"Our findings regarding sex crimes, murder and assault are in keeping with what is also known about general crime rates in Japan regarding burglary, theft and such. Japan has the lowest number of reported rape cases and the highest percentage of arrests and convictions in reported cases of any developed nation. Indeed, Japan is known as one of the safest developed countries for women in the world (Clifford, 1980). (...) ...: Despite the absence of evidence, the myth persists that an abundance of sexually explicit material invariably leads to an abundance of sexual activity and eventually rape (eg, Liebert, Neale, & Davison, 1973). Indeed, the data we report and review suggest the opposite. Christensen (1990) argues that to prove that available pornography leads to sex crimes one must at least find a positive temporal correlation between the two. The absence of any positive correlation in our findings, and from results elsewhere, between an increase in available pornography and the incidence of rape or other sex crime, is prima facie evidence that no link exists. But objectivity requires that an additional question be asked: 'Does pornography use and availability prevent or reduce sex crime?' Both questions lead to hypotheses that have, over prolonged periods, been tested in Denmark, Sweden, West Germany and now in Japan. Indeed, it appears from our data from Japan, as it was evident to Kutchinsky (1994), from research in Europe, that a large increase in available sexually explicit materials, over many years, has not been correlated with an increase in rape or other sexual crimes. Instead, in Japan a marked decrease in sexual crimes has occurred. ”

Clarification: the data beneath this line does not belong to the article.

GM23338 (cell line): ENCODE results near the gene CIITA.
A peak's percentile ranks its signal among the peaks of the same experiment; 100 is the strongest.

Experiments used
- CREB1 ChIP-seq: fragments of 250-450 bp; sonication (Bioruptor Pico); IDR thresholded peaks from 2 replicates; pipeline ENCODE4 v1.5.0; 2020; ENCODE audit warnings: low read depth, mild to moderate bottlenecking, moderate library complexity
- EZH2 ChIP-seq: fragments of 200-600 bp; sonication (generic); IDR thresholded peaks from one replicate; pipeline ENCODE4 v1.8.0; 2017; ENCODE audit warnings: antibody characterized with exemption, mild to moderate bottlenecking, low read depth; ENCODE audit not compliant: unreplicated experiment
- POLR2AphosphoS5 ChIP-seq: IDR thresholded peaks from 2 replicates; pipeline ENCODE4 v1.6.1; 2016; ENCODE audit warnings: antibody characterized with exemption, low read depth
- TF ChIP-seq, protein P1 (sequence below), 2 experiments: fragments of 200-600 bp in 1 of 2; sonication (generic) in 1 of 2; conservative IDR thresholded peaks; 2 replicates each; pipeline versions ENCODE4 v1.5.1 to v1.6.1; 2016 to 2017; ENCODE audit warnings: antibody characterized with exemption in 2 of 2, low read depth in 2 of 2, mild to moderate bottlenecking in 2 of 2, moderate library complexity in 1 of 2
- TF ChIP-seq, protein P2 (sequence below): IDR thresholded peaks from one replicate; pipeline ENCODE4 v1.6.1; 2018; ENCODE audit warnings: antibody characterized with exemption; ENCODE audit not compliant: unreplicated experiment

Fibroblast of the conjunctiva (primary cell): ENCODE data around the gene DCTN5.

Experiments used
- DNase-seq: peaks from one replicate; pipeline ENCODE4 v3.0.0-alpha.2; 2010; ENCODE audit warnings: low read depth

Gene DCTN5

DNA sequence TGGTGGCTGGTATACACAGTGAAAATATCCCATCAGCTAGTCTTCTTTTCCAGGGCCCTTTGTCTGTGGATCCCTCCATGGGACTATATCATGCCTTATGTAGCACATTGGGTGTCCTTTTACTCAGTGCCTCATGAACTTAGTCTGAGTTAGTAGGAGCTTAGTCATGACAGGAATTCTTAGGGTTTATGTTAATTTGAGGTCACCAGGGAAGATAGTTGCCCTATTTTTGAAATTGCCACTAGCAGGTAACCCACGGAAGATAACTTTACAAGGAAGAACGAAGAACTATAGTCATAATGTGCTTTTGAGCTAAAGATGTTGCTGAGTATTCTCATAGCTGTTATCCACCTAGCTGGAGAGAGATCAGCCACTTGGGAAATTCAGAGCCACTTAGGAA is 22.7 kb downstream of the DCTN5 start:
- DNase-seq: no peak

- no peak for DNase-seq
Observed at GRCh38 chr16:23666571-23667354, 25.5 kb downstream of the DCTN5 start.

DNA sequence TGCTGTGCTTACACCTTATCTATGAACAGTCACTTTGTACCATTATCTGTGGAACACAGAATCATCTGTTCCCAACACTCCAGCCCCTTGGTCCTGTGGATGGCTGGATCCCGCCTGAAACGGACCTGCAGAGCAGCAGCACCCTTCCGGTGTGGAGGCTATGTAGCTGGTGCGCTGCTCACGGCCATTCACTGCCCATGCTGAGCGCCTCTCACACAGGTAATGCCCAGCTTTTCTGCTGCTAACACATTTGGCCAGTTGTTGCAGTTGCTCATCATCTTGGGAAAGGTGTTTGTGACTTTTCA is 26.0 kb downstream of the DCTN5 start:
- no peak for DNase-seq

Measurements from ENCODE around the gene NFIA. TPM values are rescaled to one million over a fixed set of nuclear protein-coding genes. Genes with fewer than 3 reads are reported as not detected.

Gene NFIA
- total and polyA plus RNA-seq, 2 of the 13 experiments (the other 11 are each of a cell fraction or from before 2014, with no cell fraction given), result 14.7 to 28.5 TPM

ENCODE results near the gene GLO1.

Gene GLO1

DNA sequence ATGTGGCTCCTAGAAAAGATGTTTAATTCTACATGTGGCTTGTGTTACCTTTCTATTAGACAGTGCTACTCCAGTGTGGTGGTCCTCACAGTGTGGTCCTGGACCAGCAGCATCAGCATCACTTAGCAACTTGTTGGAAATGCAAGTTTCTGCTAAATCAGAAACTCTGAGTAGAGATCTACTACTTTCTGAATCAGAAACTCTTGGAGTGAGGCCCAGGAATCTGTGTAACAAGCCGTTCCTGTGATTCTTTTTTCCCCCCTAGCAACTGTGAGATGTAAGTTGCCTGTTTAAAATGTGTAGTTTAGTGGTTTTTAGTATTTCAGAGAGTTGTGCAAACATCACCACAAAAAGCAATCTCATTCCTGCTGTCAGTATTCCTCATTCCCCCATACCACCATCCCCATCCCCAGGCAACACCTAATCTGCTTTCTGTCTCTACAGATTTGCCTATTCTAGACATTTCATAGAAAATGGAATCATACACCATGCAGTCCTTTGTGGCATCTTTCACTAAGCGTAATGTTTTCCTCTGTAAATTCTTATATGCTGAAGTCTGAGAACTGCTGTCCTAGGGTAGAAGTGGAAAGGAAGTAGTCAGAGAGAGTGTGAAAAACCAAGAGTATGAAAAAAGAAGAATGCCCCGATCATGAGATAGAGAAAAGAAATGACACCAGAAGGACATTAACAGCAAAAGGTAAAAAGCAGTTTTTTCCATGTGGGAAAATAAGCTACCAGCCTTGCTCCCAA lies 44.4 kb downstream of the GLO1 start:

48. ( Memento from September 3, 2014 in the Internet Archive )

      “In 2006, Japan's Gender Equality Bureau released a study titled 'Violence Between Men and Women'. Of the 1,578 female respondents, 7.2% said they had been raped 'at least once'. Sixty-seven percent of these rapes were perpetrated by someone the victim 'knew well', and 19% by someone they had 'seen before'. Only 5.3% of the victims reported the crime to the police - around 6 people out of 114 cases. Of those who remained silent, nearly 40% said they didn't step forward because they were 'embarrassed'. A Reuters report from May 2007 sheds further light on the situation. 'Activists and lawyers say that sentiment toward rape victims remains chilly in a society where many feel the woman may have led the man on, she is lying, or that she could have fought back', the article says, and goes on to explain that common 'rape myths', which have long been discounted by experts in other countries, still exist in Japan. 'Contrary to the law, there is still a widespread belief that only assaults by strangers can be defined as rape.' 'There is no Rape Shield Law like in the United States and Canada, which protects victims from insensitive questions', explains Hisako Motoyama, Executive Director of the Asia Japan Women's Resource Center (AJWRC), a gender equality advocacy group founded in 1977.' Victims may even be asked, ›Why didn't you fight harder?‹ '. ”

    49. Archived copy ( Memento from June 24, 2018 in the Internet Archive )
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    57. Regulated since 2008 in § 184d StGB , 2008 to 2004 in §184c , 1975 to 2004 in § 184 paragraph (2) , prior to that any distribution was prohibited.